Mrs Ng said that she used to be a bit more short-tempered but has learnt to deal with conflicts more graciously.

“Last time when there was a conflict, we’d each go to our rooms and not talk to each other. Now, I will go to my mum and say, ‘Sorry, why let this argument continue?’

“It’s a bit difficult to voice this out but it always works.”

Mrs Ng said young couples often assume that living in an extended family household with elders is stressful and end up overlooking the advantages.

“To me, my parents are a treasure. They have been a great help with the children and with them around, it allows my husband and I to still enjoy couple time without worrying.”

Prof Straughan also said that it is a blessing to experience the love of doting grandparents. When her own children were younger, her mother would stay over on weekdays to look after them. Grandpa would also drop by regularly.

“My sons are very close to their grandparents and they are much richer because of the unconditional love from their grandparents,” she said.

“As a result, they grew up with deep respect for older adults, and I now note that when they speak to their 88-year-old ‘Mema’ now, they use a softer tone of voice and are ever so gentle.”

There are benefits to having grandparents around at home, even if some young couples think that the elders may stifle their parenting styles. Photo: Jovie Pujadas Ladura/Pexels

Even when there are differences in childrearing practices, for example, Prof Straughan said that family members ought to remember that they are all on the same side — both parties have the interest of the child in mind.

 “As far as possible, exercise flexibility. I always remind myself that it is such a privilege for children to enjoy the unconditional love of grandparents, so I am happy for my parents to indulge in my sons.”


The experts advised every household member to make time for themselves.

“It is important to remember that we all need moments of quiet time to reflect and just be with our own thoughts. For those living in large families, it is important to respect these moments,” Prof Straughan said.

For couples, it may be a good idea to plan short getaways to spend quality couple time. Adult children as well as older parents need to do the same for themselves, Prof Straughan said.

“Being apart occasionally will give each (couple or family member) that breather they may need, and family members will also not resent the loss of privacy and can instead focus on the joys on intergenerational living.”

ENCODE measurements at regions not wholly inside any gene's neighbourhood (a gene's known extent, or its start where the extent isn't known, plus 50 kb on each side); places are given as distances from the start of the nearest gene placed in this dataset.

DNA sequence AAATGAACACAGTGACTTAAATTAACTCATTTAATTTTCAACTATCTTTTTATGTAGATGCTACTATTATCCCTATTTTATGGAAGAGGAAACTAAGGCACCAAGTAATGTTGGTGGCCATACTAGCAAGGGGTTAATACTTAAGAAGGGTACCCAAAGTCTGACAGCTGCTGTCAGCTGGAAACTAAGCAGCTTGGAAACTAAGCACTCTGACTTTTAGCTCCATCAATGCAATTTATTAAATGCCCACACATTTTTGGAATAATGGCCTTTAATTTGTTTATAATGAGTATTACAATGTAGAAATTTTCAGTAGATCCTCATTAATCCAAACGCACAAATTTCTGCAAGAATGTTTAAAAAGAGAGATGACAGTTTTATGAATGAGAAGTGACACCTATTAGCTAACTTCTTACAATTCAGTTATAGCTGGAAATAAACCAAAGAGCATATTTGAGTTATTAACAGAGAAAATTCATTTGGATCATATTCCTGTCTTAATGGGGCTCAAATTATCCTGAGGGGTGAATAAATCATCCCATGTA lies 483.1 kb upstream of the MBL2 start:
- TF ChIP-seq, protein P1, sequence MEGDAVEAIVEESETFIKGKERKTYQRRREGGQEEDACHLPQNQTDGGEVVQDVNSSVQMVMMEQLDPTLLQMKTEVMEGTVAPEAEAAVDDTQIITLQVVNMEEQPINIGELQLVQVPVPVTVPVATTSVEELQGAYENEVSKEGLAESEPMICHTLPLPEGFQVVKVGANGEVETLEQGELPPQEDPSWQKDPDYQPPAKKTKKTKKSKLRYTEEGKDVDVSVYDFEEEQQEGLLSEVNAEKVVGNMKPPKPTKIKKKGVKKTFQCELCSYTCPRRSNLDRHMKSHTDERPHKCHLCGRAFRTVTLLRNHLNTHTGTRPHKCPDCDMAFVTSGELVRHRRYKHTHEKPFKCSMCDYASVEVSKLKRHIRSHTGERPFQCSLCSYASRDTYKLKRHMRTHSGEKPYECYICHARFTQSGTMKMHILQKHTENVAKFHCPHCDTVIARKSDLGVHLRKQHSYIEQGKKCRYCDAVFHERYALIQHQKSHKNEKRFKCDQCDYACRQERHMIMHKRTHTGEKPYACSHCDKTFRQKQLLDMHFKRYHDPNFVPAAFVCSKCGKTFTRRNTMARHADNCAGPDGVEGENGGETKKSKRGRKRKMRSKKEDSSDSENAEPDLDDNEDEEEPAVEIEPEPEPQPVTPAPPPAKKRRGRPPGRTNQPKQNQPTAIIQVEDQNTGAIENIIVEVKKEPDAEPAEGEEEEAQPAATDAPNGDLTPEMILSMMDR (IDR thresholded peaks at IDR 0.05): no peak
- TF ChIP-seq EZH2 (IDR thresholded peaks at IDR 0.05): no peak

Ms Chai encouraged parents to let children learn to spend time alone each day.

“Spending time alone is an underrated contributor to a child’s resilience and mental health. It allows them to tap into their own emotional resources to learn how to relax, reflect and draw on their own emotional strength,” Ms Chai said.

As for Mdm Ho, she “de-compresses” from her babysitting and household duties by going out once a week for social activities, whenever the Covid-19 situation permits.

“My ‘days off’ are on Saturdays,” she said with a laugh. “I will meet up with my friends for a game of mahjong or cards.”

Ms Chai advised members of a multigeneration household to hold conversations about “shared spaces” and “private spaces” to foster healthy boundaries.

Other issues to address include each person’s habits and routines.

“Some family members need to get up earlier in the mornings while others work through the night. It’s best to set a structured rule and expectations on things like chores, meals and responsibilities to avoid conflicts and resentment,” she said.

It is also advisable to “lay the cards out” and discuss added monthly costs associated with working or schooling from home as well as care needs, Ms Chai added.

While there are benefits to having loved ones under one roof, Prof Straughan said that those who do not should not let physical and geographical living arrangements affect social relations with the extended family.

“As long as the young or not-so-young couple continue to visit their parents, celebrate family rituals and festivities, strong bonds will continue to flourish,” she said.

More tips on strengthening family bonds are available on Families for Life website.

Related topics

family conflict Covid-19 multi-generation stress relationship

Read more of the latest in




Stay in the know. Anytime. Anywhere.

Subscribe to get daily news updates, insights and must reads delivered straight to your inbox.

By clicking subscribe, I agree for my personal data to be used to send me TODAY newsletters, promotional offers and for research and analysis.